Not only are there more and more people embracing professional development, they are also less intimidated and more technology advanced than they were in their pre-pandemic lives. Platforms like Zoom have made the jump to online learning much easier than most had expected and some of the additional perks of an online scenario, including the elimination of commute time and a more flexible schedule have made this type of learning much more attractive to a larger audience.  

Building an audience does take some work, for sure, but you’d be surprised at how much of an audience you likely already have. As a Subject Matter Expert, you have likely built a pretty robust network throughout your career. Now, this community may not be your ideal audience as they likely have a level of knowledge base that exceeds who you will be looking to target.  However, what they can do for you is promote, encourage, and point you in the direction you need to go to start building out that audience base. Add a dash of marketing on top and voila! You’re ready to promote!


Myth #5: You need to be tech-savvy

This is one that we hear frequently from our students; the belief that they won’t be able to manage the technology or hardware involved with producing online content. And, in previous years, this would’ve been a legitimate concern. These days, however, getting online and in front of an engaged audience is easier than ever, and, in most cases, only requires an internet connection and laptop computer. To be completely frank, you could even do it with a mobile phone.

All that said, getting into the virtual learning space does offer a tiered approach.  At the base level, you can start offering webinars via Zoom or any of the other software players with a small monthly membership fee, an internet connection, laptop, and (completely optional!) a slide deck.  Additional setup elements may include some type of lighting; either acquiring some sort of ring light or strategically positioning your filming vantage point where there is an abundance of natural light will work. Depending on just how much on screen content you will be offering, it may make sense to invest in a microphone, backdrop, and presentation clicker, but none of these items are absolutely required to get rolling.

When you’re first starting out, making sure you have the basics to deliver a professional program is all that is really necessary. Once you’ve established a following and have decided that you want to invest more time and energy into your online learning offerings, then it may make more sense to explore different set ups and technologies to better suit your needs. Our motto, start small and build from there!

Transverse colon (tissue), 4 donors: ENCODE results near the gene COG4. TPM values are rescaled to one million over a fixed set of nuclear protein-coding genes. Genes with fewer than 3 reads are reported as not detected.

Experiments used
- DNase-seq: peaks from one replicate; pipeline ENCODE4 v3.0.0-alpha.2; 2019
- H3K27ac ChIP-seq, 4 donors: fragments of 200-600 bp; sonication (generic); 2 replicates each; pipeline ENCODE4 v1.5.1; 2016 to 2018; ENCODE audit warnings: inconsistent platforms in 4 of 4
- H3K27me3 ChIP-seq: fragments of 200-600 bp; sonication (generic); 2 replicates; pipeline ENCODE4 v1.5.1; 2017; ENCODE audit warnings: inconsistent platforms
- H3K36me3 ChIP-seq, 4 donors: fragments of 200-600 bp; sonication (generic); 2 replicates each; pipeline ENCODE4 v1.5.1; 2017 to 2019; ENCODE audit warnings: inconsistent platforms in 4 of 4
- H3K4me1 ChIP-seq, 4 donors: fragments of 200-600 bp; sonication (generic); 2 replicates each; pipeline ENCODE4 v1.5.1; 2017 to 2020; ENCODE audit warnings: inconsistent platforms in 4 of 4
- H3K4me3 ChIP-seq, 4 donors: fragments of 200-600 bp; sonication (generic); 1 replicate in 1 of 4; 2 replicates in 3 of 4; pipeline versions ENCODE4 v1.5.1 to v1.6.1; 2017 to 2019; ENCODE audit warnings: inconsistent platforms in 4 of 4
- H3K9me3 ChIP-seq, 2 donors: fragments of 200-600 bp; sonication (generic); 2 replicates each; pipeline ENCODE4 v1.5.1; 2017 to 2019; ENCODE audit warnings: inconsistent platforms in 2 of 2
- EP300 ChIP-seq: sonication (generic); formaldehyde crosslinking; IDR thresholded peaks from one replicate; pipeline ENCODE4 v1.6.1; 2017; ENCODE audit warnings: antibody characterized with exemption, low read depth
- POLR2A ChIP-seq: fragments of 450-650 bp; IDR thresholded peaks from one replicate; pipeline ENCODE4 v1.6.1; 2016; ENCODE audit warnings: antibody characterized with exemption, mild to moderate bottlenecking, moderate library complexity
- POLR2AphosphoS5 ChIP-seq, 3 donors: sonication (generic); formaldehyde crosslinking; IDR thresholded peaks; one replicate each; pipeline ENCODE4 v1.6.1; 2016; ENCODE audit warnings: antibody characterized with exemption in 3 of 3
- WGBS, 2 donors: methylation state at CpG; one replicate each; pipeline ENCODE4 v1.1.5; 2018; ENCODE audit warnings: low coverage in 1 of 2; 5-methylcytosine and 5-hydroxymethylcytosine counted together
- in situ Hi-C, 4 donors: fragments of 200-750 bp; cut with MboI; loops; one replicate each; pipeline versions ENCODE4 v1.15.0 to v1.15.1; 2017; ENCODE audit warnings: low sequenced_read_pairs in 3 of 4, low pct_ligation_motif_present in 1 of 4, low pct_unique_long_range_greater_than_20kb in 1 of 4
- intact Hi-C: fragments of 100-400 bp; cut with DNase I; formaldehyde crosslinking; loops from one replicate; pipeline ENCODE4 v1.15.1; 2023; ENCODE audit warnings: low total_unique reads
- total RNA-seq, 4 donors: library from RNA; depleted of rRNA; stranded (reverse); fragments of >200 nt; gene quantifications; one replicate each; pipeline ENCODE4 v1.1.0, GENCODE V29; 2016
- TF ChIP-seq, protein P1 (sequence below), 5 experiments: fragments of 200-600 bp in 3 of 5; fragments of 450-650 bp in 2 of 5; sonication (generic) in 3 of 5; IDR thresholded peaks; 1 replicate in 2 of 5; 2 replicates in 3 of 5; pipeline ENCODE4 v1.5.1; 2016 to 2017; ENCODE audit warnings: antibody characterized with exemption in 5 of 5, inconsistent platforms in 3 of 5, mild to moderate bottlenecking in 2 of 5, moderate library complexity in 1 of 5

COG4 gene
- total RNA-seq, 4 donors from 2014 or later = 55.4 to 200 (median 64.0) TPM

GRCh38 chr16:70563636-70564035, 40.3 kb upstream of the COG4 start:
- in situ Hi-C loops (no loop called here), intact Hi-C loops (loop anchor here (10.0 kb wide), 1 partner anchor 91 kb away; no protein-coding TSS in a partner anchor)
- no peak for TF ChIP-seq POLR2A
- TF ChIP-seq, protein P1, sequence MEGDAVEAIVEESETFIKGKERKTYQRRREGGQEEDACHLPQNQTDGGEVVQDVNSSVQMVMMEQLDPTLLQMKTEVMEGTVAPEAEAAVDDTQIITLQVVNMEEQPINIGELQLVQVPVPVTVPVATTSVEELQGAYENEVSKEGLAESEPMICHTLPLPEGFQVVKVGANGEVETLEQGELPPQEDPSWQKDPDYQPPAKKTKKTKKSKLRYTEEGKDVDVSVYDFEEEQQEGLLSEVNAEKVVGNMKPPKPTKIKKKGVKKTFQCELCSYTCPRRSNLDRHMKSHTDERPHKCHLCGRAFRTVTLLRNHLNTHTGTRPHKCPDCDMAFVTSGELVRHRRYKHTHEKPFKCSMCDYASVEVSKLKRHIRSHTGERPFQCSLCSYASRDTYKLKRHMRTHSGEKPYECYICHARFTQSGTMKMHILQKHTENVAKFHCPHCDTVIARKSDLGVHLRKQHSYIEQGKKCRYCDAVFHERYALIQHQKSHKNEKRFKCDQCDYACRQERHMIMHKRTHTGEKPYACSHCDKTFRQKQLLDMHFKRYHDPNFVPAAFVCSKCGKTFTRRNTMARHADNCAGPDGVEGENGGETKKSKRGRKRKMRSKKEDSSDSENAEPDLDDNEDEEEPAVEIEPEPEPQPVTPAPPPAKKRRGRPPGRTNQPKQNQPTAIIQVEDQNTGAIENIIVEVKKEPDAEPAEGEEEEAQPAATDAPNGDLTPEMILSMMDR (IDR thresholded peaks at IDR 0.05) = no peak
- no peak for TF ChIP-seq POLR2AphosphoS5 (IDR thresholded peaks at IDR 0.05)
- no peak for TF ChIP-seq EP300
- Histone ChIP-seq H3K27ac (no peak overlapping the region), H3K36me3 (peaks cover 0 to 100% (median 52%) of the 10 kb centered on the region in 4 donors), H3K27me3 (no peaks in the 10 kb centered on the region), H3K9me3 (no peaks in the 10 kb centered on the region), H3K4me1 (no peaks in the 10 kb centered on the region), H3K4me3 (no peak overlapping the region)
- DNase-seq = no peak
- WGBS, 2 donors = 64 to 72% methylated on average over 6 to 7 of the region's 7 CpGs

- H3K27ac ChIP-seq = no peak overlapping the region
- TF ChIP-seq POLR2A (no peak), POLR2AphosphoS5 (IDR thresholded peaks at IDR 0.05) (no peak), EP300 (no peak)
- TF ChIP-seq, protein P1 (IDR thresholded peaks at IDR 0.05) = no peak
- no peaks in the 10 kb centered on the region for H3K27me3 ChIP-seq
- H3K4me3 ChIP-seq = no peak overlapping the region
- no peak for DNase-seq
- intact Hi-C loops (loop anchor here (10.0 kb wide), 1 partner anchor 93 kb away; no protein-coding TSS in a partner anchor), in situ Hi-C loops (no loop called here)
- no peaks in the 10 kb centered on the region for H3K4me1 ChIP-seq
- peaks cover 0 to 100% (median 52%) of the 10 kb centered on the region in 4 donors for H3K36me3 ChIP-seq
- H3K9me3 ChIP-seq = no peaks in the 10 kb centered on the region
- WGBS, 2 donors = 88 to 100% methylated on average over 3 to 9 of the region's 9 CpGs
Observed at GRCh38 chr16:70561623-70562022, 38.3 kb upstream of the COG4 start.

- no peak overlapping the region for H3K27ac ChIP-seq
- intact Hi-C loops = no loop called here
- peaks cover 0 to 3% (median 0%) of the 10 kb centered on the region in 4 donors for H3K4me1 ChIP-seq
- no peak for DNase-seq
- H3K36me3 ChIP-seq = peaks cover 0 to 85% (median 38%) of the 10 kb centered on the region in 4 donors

Myth #6: You need to be on camera the entire time

Depending on the type of course you want to deliver, you can be on or off camera as little or as often as you like. That is the beauty of the virtual learning space, it is very versatile and audiences have learned to expect both types of delivery. We will say this, being visible with your audience is invaluable in building rapport. So, if the point of your course is to funnel viewers into 1:1 coaching or additional services with you, then having more of ‘you’ with them throughout the experience will likely make sense. 

You may find as you build more courses and gain confidence that you prefer to be on camera more, or you may find the opposite. The key is figuring out what works best for your content delivery and your audience’s consumption preference and building your programs from there.


Myth #7: You need to feel fully confident to get started

This one is maybe the biggest myth we debunk with our beloved audience. No one is ever fully confident when they start. Even seasoned presenters, online or not, have doubts when they get started. The truth is, you never know how an audience is going to respond when you create new content, but there are ways to swing the odds in your favour.  

Making sure that your material is well researched, laid out with optimal learning in mind and built into a highly consumable package will certainly allow you to feel more confident in delivering it.  Working on your presentation skills (specifically in the virtual space) will also arm you with the skills needed to confidently deliver your message with impact.  

All that said though, the only thing that will truly build your confidence is doing it, ready or not!  


If you’d like to work with us to ensure that you are as prepared as you can be to knock your presence out of the digital park, then click here to apply for our Presenters’ Mastery Program and be the first to know when our next cohort opens up.